Oscars battle set to begin amid crystals and controversy

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HOLLYWOOD, United States, Feb 9, 2020 (BSS/AFP) – Hollywood’s awards
season comes to a close Sunday at the Oscars, with war epic “1917” battling a
South Korean thriller for glory as a row swirls over the lack of minorities
on the night’s star-studded nominee list.

A lavish, spiral stage featuring 40,000 crystals at Los Angeles’ Dolby
Theatre will be the glittering setting as the 24 golden statuettes are handed
out on Tinseltown’s biggest night.

The frontrunner for multiple prizes including best picture is Sam Mendes’s
“1917,” an innovative and personal World War I film that swept up trophies in
the build-up to Sunday.

But the movie about two soldiers crossing no-man’s-land — filmed to appear
like one continuous shot — could find itself in a pitched battle with a
movie determined to make history of its own.

“Parasite,” about a poor South Korean family infiltrating a wealthy
household, looks to be a shoo-in for best international feature — but could
win much more.

“The big top prizes are coming down between ‘Parasite’ and ‘1917’,” Variety
senior film editor Marc Malkin told AFP. “Either one winning would be pretty
great.”

The unique ballot system for best picture — which involves voters ranking
films — makes the race somewhat tough to predict.

But it could benefit “Parasite,” a film that appears impossible to dislike,
and whose charismatic director Bong Joon-ho, 50, has gained cult status at
Hollywood’s many awards season galas and soirees.

“Every other movie, people say ‘I liked it, but…'” said Malkin. “With
‘Parasite,’ it’s ‘I love Parasite.’ Period. The end.”

He added: “Bong’s enthusiasm and his joy are completely infectious.”

Quentin Tarantino’s “Once Upon a Time… in Hollywood” remains an outside
shot, while Martin Scorsese’s lavish crime epic “The Irishman” appears to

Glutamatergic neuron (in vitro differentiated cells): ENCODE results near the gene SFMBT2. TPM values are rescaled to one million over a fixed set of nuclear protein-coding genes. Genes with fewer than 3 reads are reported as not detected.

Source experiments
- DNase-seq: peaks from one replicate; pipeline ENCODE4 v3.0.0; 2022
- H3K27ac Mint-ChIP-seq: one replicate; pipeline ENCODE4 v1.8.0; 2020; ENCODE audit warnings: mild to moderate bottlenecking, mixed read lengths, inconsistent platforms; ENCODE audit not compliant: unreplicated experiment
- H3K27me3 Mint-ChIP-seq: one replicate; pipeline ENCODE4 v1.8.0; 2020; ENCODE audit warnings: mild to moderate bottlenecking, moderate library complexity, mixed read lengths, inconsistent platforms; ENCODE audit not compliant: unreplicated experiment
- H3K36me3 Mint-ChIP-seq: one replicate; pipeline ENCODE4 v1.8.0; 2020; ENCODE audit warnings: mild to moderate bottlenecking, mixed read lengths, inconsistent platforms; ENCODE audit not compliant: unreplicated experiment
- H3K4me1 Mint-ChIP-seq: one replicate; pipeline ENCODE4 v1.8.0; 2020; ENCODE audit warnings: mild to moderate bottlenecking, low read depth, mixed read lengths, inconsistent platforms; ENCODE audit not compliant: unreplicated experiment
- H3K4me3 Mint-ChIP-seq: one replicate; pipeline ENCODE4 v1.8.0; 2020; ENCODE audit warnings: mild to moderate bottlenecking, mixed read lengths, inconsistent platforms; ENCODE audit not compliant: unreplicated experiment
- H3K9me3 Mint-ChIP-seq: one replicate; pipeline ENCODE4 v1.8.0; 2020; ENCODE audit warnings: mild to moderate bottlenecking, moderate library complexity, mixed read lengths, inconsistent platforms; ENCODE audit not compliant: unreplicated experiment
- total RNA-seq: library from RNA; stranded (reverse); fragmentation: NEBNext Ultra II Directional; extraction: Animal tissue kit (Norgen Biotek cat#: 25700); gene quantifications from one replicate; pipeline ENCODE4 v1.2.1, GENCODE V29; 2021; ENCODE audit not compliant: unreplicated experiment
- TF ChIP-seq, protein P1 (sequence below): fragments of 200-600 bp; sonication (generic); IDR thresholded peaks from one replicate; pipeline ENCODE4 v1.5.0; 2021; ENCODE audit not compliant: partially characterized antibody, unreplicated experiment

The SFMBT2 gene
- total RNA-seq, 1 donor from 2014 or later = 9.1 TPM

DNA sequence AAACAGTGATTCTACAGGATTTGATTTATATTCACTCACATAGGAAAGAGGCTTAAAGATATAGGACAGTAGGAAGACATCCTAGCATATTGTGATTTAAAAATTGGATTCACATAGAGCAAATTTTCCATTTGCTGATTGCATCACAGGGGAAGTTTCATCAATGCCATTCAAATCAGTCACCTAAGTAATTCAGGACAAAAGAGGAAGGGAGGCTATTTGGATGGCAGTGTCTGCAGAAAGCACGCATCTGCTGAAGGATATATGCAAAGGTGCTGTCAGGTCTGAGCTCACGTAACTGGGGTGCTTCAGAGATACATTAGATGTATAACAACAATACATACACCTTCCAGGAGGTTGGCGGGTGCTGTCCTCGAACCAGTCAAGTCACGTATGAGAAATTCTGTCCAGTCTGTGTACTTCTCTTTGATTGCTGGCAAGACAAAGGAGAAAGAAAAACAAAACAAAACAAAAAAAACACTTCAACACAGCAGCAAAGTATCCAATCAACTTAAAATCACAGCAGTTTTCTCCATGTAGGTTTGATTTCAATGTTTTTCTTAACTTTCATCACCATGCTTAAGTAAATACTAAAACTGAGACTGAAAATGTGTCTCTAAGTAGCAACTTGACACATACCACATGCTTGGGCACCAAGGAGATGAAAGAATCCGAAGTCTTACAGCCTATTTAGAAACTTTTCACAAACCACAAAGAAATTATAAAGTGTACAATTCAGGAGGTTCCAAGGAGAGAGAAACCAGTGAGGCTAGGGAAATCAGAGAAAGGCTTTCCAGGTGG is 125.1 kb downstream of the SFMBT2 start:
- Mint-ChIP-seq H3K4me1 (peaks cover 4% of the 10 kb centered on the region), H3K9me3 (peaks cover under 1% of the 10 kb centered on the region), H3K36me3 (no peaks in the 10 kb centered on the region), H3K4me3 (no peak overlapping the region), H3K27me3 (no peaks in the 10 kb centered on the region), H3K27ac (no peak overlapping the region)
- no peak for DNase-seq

have slipped out of contention.

– Kirk and Kobe –

The event’s luxury and glamour will contrast with the grief enveloping Los
Angeles over the recent deaths of Golden Age film legend Kirk Douglas and
Oscar-winning basketball star Kobe Bryant. Both titans have been added to a
hastily re-edited “in memoriam” montage honoring those Hollywood lost this
year, with Billie Eilish expected to provide a moving musical accompaniment.

The record Grammy-winning singer, who will soon voice the new James Bond
theme, is one of several high-profile musical guests on a night when all five
nominated songs will be performed.

Elton John, tipped to win for “(I’m Gonna) Love Me Again” from “Rocketman,”
will feature, as will Cynthia Erivo — the only non-white acting nominee, who
also sang and wrote the theme to anti-slavery biopic “Harriet.”

No female directors were nominated this year.

Irish maestro Eimear Noone will become the first woman to conduct the
Oscars orchestra, but diversity among guest hosts and performers is unlikely
to assuage anger over this year’s nominations.

“I wouldn’t call it #OscarsSoWhite but I’d say it’s #OscarsAsUsual,”
Deadline awards columnist Pete Hammond told AFP.

“It looks like the Oscars could have been 30 years ago.”

– ‘No scenario’ –

The Oscars in the acting categories — usually a subject of agonizing
deliberation for industry pundits — appear settled, with the same four stars
sweeping up rave reviews and prizes all season.

Joaquin Phoenix and Renee Zellweger are believed to be far ahead of the
competition for best actor and best actress.

Phoenix underwent a striking transformation to portray the title comic book
supervillain in “Joker” — as did Zellweger to play legendary Hollywood diva
Judy Garland in “Judy.”

Tinseltown favorites Brad Pitt and Laura Dern have their fingertips on the
supporting acting prizes, for their work as a laid-back stuntman (“Once Upon
a Time… in Hollywood”) and a cutthroat divorce lawyer (“Marriage Story”).

“I just don’t see where there’s wiggle room when it comes to the acting
categories,” said Malkin.

More fiercely contested will be the awards for best screenplay, editing and
visual effects, with movies from Nazi satire “Jojo Rabbit” to period drama
“Little Women” and even superhero epic “Avengers: Endgame” all in the mix.

The ceremony will go on without a host for a second consecutive time, after
last year’s batch of bright guest presenters caused a trend-bucking uplift in
TV ratings.

The gala begins at 5 pm in Los Angeles (0100 GMT Monday).